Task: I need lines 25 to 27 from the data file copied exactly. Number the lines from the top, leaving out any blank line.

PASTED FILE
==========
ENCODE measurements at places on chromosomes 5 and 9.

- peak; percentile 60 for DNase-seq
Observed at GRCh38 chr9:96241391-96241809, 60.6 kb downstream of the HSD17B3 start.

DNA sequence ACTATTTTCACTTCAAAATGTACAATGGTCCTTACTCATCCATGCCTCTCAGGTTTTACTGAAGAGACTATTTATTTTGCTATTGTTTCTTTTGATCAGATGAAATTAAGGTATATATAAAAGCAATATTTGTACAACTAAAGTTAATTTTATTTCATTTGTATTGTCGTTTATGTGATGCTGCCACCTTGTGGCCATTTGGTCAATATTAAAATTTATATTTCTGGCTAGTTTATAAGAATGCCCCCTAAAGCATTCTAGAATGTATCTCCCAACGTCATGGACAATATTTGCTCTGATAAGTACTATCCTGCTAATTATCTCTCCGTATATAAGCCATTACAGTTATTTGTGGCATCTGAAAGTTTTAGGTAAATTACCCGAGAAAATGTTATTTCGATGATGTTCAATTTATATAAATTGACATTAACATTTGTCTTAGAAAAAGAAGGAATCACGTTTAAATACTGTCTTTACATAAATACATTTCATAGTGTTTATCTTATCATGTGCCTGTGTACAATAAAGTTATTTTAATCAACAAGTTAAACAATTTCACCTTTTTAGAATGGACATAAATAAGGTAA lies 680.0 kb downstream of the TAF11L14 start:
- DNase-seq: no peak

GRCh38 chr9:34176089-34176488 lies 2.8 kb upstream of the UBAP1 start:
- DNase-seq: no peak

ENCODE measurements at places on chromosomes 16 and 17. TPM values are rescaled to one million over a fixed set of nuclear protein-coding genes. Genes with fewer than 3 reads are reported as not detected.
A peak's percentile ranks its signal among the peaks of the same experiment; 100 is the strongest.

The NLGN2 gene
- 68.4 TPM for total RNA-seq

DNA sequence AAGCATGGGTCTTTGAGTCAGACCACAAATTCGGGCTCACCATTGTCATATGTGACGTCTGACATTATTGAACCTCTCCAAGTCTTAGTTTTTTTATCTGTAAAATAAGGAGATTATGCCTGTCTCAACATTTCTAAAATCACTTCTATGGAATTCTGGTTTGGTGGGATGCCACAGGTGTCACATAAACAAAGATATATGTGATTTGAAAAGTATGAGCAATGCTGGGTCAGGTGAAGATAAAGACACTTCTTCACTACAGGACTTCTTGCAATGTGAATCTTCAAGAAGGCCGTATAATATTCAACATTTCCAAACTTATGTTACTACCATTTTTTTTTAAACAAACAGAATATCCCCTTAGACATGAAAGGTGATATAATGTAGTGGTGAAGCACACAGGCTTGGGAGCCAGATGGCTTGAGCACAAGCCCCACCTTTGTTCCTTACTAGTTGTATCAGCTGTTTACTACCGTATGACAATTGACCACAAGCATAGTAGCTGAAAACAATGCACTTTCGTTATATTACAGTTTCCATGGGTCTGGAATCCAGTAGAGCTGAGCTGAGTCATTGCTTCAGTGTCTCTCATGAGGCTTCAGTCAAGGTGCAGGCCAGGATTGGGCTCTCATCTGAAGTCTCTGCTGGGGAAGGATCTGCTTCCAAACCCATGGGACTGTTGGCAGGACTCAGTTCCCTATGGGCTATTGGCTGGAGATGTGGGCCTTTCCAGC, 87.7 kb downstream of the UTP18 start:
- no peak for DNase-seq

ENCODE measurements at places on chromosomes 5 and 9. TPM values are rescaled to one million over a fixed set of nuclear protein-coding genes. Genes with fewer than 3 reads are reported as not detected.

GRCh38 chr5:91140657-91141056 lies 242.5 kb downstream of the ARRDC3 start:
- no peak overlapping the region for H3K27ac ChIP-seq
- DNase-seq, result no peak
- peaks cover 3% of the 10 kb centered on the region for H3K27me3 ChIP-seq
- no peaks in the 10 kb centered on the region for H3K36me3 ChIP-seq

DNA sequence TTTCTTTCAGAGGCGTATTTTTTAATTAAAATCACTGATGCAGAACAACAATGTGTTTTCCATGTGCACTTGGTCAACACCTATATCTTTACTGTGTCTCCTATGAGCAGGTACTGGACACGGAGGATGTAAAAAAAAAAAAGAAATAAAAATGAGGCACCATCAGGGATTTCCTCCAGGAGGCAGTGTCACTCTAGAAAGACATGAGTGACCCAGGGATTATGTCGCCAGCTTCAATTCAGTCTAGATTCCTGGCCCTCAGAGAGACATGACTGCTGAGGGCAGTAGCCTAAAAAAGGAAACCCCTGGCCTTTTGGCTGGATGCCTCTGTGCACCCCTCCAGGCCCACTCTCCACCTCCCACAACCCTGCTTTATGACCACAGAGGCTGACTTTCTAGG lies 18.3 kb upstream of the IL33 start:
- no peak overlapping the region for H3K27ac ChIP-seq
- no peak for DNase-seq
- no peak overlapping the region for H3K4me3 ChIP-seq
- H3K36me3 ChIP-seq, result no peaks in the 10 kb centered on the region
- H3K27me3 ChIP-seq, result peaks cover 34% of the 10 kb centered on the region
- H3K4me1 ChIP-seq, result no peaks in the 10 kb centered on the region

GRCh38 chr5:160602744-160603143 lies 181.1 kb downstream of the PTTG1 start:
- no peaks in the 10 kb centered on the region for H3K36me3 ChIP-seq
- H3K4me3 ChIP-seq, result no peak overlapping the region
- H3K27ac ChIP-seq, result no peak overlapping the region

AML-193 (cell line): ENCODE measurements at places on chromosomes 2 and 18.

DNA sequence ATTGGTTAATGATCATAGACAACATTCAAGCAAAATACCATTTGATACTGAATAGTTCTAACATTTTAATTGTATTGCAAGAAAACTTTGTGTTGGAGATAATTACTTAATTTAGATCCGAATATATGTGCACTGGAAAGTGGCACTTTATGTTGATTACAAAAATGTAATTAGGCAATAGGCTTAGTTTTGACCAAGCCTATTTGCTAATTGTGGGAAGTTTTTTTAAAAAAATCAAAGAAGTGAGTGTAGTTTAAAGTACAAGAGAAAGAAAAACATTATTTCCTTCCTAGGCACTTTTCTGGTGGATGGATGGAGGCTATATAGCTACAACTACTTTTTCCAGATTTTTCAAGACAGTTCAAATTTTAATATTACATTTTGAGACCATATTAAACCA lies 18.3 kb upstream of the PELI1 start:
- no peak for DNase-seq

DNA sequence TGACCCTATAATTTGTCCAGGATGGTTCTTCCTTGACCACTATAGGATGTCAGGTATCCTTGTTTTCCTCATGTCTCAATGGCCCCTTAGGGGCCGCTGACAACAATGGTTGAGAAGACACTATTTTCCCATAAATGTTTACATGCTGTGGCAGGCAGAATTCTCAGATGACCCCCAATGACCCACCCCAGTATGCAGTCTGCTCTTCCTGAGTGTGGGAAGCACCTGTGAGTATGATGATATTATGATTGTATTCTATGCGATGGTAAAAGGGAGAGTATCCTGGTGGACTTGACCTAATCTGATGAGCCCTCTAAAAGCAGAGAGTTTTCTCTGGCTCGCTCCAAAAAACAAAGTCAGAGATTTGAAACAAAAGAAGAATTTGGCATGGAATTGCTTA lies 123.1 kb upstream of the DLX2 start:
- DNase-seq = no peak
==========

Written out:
- H3K27me3 ChIP-seq, result peaks cover 34% of the 10 kb centered on the region
- H3K4me1 ChIP-seq, result no peaks in the 10 kb centered on the region

GRCh38 chr5:160602744-160603143 lies 181.1 kb downstream of the PTTG1 start: